While they may be tasty and offer a quick boost, energy drinks and soda are coming under increasing scrutiny from dental care officials who say these beverages are causing widespread harm to Americans' teeth, according to a report released in General Dentistry, the publishing arm of the Academy of General Dentistry (AGD).
"Young adults consume these drinks assuming that they will improve their sports performance and energy levels and that they are ‘better' for them than soda," Dr. Poonam Jain, one of the principal authors of the report, said in a press release published by the American Dental Association. "Most of these patients are shocked to learn that these drinks are essentially bathing their teeth with acid."
The study centered around an experiment carried out by researchers to test the extended exposure of sugary drinks on teeth. Scientists placed enamel samples in solutions using nine kinds of energy drinks and 13 types of sport beverages, after which all the test samples were placed in cups of artificial saliva for several hours.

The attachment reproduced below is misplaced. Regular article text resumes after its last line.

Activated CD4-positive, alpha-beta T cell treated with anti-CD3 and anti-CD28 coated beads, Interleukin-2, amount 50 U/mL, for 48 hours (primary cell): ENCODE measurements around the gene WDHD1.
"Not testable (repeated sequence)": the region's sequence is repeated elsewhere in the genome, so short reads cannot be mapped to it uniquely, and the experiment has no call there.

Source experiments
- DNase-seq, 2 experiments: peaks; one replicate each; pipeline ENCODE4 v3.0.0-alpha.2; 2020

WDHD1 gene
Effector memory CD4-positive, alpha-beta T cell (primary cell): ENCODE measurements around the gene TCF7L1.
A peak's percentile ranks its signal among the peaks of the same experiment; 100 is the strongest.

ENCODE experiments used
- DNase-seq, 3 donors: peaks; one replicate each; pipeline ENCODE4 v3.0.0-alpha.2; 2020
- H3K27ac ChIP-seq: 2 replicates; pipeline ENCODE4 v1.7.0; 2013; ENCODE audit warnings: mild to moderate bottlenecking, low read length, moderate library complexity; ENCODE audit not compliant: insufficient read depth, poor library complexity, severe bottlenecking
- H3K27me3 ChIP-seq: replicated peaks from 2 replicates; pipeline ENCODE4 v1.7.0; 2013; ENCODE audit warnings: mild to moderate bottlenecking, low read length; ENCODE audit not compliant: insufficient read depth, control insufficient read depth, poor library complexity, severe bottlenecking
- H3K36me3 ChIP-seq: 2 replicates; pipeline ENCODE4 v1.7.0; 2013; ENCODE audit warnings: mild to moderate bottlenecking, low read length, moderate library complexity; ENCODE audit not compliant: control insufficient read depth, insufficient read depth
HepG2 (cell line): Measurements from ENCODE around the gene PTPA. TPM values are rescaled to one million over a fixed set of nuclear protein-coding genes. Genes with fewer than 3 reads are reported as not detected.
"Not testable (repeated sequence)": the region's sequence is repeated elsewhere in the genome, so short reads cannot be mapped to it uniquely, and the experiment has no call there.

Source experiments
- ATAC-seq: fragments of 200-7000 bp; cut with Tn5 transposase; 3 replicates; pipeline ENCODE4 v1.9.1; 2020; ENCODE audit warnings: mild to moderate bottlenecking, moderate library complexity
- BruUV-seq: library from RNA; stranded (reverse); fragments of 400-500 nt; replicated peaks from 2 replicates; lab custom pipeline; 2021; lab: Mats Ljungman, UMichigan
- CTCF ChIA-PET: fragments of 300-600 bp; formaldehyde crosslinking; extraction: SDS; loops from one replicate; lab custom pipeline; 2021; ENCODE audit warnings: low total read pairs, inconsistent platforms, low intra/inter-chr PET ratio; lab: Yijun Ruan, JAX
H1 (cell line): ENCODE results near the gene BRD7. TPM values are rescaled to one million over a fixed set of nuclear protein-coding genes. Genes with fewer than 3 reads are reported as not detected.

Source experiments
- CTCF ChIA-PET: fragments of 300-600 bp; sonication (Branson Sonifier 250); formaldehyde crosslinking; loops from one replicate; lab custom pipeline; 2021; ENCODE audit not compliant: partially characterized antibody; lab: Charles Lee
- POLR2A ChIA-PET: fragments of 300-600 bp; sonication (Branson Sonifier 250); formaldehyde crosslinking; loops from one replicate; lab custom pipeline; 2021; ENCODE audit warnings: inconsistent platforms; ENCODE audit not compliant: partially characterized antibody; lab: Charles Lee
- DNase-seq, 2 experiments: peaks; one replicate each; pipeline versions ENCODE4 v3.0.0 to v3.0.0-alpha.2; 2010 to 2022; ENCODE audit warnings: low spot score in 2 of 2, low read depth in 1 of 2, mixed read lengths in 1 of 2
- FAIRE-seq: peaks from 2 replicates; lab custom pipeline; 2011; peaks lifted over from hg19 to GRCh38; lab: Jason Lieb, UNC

Results from the test showed that energy drinks caused roughly twice as much damage to the teeth samples than the sport solutions, though both experiments displayed extensive enamel damage after five days of testing.
The authors of the report also detailed ways to combat tooth erosion from sugary drinks, including rinsing mouths out with clean water to increase saliva output, which can help reduce damage. Contrary to the belief that brushing your teeth after having an energy or sport drink, the researchers stated that people should wait an hour for the sugars to break down, otherwise the toothbrush may actually spread the destructive sugars.
Teaching kids to moderate consumption of harmful drinks is a great way to promote good dental hygiene. Parents should also make routine appointments with a family dentist for check-ups and possible procedures that keep teeth healthy and strong.